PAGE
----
5 Stars Out Of 5
August 17, 2011
Brandilyn Collins' novels are touted as â€˜seatbelt suspense', and Over The Edge is no exception, with a unique twist.
Jannie McNeil is the wife of a renowned Lyme disease specialist. Or at least, what he calls Lymeâ€”according to the CDC's incredibly narrow definition. Brock McNeil is vocal in speaking out against those who say they suffer from chronic Lyme, something he doesn't believe exists.
Enter a bipolar man whose wife died from chronic Lyme and you have a recipe for a dramatic story that puts the life of Brock McNeil's wife and daughter in danger.
Soon Jannie McNeil falls incredibly ill with Lyme. But does Doctor Brock rush to her aid? No. He thinks she's faking.
I'll let you discover the ins and outs for yourself.
If you want to read a story about a man who realizes everything he believes is wrong, you need to prepare yourself.
If you want a story with a nice, typical (cheesy, boring) ending, you need to prepare yourself also.
Because this book will twist you up and spin you around.
Dramatic, and eye-opening, Over The Edge could easily be a True Story. All the stuff about the CDC, the medical insurance companies, the doctors who advocate either for or against chronic Lymeâ€”it's all true. And Brandilyn Collins knows it, because she lived it. Yes, I'm jumping on the band-wagon, (not because I met Ms. Collins at a Writers' Conference in February 2011, and she's a super nice lady). ïŠ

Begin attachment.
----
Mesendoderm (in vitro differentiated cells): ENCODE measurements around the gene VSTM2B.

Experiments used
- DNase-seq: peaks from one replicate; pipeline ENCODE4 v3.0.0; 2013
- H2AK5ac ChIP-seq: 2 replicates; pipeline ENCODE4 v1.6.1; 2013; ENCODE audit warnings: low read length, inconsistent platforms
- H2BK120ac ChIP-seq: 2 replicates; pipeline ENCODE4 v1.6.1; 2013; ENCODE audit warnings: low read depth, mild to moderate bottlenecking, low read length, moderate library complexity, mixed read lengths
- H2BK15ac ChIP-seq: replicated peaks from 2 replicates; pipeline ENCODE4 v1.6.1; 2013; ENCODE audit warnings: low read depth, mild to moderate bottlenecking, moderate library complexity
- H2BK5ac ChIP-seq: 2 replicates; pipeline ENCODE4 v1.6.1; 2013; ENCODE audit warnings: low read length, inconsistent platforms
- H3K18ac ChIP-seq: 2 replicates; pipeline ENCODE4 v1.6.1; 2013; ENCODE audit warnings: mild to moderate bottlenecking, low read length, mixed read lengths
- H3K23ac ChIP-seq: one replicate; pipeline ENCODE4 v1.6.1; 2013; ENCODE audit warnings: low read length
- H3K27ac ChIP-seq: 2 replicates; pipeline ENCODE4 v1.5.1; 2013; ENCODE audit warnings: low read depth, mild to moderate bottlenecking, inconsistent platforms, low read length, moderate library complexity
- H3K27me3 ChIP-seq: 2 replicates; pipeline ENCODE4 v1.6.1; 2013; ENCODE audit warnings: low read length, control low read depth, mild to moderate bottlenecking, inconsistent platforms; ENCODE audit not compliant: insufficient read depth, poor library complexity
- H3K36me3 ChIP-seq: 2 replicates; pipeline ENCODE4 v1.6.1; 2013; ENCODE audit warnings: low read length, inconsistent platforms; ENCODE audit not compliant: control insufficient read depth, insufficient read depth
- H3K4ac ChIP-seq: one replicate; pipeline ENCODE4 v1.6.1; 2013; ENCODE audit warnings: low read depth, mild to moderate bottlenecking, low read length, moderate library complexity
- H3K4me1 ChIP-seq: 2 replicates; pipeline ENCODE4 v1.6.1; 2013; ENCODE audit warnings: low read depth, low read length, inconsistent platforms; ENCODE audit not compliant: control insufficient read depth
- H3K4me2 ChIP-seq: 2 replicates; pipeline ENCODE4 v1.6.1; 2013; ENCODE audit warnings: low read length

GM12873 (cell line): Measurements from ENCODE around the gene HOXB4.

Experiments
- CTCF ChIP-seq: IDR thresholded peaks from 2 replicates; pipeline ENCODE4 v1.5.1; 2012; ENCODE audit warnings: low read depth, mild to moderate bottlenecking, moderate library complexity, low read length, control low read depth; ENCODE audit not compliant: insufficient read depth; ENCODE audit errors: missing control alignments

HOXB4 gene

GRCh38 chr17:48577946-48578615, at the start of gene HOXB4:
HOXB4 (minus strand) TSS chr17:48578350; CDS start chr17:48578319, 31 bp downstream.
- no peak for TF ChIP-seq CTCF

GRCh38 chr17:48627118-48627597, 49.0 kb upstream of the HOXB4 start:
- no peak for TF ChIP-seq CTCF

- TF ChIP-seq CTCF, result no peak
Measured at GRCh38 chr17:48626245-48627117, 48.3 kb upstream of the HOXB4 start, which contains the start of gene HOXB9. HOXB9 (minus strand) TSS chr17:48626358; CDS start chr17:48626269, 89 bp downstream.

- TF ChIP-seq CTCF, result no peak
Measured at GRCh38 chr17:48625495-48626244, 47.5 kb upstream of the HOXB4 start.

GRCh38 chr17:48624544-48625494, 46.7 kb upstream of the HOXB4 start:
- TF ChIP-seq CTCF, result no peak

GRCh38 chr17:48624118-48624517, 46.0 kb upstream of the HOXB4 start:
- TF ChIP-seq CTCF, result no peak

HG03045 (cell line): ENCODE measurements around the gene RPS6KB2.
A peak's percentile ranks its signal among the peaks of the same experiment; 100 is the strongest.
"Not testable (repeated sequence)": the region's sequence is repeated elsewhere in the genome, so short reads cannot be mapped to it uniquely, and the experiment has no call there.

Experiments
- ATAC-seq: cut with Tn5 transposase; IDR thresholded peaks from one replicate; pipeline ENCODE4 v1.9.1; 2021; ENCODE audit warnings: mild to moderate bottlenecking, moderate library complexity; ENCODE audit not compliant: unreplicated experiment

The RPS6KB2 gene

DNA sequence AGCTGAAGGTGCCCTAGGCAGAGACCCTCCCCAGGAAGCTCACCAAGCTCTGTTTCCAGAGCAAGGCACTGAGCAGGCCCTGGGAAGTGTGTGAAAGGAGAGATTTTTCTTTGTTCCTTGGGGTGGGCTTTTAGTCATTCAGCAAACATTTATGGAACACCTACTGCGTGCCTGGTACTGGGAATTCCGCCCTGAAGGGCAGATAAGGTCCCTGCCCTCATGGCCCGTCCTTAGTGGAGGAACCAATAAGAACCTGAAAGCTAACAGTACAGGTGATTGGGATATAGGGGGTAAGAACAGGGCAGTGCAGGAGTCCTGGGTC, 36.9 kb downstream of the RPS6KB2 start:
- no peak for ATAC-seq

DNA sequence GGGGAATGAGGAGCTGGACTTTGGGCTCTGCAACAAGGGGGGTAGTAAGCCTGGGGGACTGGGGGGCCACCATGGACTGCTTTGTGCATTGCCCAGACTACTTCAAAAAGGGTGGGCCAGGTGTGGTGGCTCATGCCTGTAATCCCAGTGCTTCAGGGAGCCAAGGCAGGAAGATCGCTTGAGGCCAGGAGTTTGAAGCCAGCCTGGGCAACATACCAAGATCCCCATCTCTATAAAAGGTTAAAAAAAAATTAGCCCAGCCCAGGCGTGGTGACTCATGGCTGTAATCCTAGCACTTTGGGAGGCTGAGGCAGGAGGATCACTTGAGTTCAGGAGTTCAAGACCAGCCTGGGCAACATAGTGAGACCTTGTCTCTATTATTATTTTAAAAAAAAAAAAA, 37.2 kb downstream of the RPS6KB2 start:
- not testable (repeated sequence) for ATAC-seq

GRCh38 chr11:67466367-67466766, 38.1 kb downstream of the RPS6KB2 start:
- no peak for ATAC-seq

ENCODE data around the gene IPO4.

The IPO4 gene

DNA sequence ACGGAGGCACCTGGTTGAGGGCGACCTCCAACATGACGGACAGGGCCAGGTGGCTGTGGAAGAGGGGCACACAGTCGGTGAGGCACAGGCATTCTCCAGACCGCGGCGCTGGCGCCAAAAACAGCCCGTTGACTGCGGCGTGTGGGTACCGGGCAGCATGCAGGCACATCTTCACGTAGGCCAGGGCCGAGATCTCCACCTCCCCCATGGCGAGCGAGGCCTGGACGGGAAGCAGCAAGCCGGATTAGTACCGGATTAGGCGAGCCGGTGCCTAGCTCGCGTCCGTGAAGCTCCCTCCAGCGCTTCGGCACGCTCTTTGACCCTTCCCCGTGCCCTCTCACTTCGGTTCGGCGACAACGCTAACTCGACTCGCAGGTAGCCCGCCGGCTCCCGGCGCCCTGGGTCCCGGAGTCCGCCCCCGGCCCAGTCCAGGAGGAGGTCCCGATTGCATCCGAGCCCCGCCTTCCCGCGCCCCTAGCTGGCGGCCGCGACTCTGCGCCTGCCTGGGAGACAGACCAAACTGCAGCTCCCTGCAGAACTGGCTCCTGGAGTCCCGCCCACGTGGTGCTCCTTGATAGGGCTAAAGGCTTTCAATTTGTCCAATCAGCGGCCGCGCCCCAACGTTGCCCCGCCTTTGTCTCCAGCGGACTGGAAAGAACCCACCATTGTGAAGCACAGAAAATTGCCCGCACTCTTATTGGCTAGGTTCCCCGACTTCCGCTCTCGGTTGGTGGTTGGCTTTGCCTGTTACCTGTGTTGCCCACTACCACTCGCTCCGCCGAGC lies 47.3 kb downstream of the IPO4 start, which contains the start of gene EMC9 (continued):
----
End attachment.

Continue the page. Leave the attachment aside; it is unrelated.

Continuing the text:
But because this book is just that compelling.
You really feel for Jannie as you watch her whole life systematically fall apart at the worst possible time. It's like everything bad that could happen, all happens simultaneously. By the end of act 1 I was thoroughly hooked. I've read someone call that feeling a â€˜PB&J night', because there's no way I'm putting this book down to make dinner. I'll remorselessly let them suffer reheating their own leftovers because my stomach is clenched, and my fingers flipping pages to find out what happens next.
The plot looks like a pretzel, and the characters will provoke in you at once both devotion and abject hatred because he's so stupid he doesn't realize what he's throwing away. But the one who steals your heart is the daughter, Lauren.
"Lauren plumped out her lips. "I see strange people every day. I'm in fourth grade.""
In portraying the way it feels to have chronic Lyme, Collins doesn't go overboard so you're left thinking, â€˜okay, I get it, it sucks to have Lyme'. It's a realistic presentation because of Collins' own experience. There's no research that can replace the intimate knowledge that comes from actually having had the disease.
"Against the floor my cane made a hollow, indignant sound. The sound of my heart. My life."
"My brain was nothing but a hole-riddled pan trying to hold water."
Over The Edge uses a mix of first person (for the protagonist), and third person (for the police detective, and the antagonist), sounds weird, but it absolutely works. In fact, I found myself able to delve into Jannie's mind faster when I got to first person. Then when it switched with a scene or chapter break it made the bad guy's scene more eerie, because of the jolt.
Bad language: None.
Violence: a personal attack in the form of grabbing and shaking the person, and a gun-shot that kills. Neither explicit or overly gory.
Sexual content: implied in relationships, but nothing â€˜on camera'.